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treeoflife.jpg (17449 bytes)
Tree of Life

In the first centuries after Jesus’ death, he was never depicted suffering on the cross. When later artists began to represent him on the cross, he was shown in a peaceful repose or as a king in glory. Medieval crosses were often studded with precious jewels. Another type of cross was the tree of life, filled with vegetation which harkened back to the Green Man revered in the old religions of northern Europe. Realistic crucifixes that graphically represent Jesus in his death throes were an innovation of the later Middle Ages.

In this icon, Jesus is the Tree of Life. He shines at the center of arms that point to the four sacred dirctions, reminiscent of the Native American medicine wheel. As the Tree of Life, he is the center of creation. Exotic vegetation coils from him, or toward him, depending on one’s perspective. He is shown as the fulfillment of the ancient Green Man of old Europe, as well as the vine spoken of in the Gospel of John. He is the World Tree, Yggdrasil, the pole of the universe, upon which shamans and other mystics travel to experience the divine. Having become part of creation, and unjustly executed, he is the advocate of all those who have been trampled underfoot. Slain on the cross, but risen, he declares that God’s greatest miracle is to bring life and light even out of injustice and death.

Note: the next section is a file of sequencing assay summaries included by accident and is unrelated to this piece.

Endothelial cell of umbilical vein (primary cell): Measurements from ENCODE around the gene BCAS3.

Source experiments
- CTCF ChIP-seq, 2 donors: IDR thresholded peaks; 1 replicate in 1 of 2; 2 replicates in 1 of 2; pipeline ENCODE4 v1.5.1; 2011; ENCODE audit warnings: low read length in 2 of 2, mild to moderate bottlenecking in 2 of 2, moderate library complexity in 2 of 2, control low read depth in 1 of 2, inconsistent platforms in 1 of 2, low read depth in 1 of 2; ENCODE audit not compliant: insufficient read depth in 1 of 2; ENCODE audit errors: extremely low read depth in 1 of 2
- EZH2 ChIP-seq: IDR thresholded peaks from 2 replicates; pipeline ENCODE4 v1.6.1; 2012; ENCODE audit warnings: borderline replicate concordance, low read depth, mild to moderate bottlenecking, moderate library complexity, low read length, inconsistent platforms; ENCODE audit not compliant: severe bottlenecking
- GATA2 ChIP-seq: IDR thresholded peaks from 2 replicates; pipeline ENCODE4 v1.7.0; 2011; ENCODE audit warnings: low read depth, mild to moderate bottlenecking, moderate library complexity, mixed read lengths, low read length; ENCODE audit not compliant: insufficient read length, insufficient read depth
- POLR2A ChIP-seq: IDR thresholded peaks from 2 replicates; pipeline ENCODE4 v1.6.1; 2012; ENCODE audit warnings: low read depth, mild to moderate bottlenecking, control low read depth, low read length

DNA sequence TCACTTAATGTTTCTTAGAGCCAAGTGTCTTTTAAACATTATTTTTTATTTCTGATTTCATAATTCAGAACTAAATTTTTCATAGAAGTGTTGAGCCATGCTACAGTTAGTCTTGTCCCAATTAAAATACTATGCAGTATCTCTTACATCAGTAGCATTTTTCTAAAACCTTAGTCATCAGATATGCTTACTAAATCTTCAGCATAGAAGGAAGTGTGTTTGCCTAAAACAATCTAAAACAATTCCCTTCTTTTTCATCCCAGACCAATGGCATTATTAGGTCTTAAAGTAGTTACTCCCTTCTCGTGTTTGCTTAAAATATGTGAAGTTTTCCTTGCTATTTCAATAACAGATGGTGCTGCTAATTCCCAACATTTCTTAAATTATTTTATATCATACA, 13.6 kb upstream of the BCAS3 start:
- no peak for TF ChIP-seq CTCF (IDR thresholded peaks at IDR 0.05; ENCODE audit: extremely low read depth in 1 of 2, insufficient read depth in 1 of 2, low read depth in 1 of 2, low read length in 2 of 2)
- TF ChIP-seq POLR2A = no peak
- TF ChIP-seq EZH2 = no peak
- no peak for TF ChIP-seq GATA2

"Tree of Life" courtesy of and Br. R. Lentz ofm. Reproductions available from Trinity Stores • www.trinitystores.com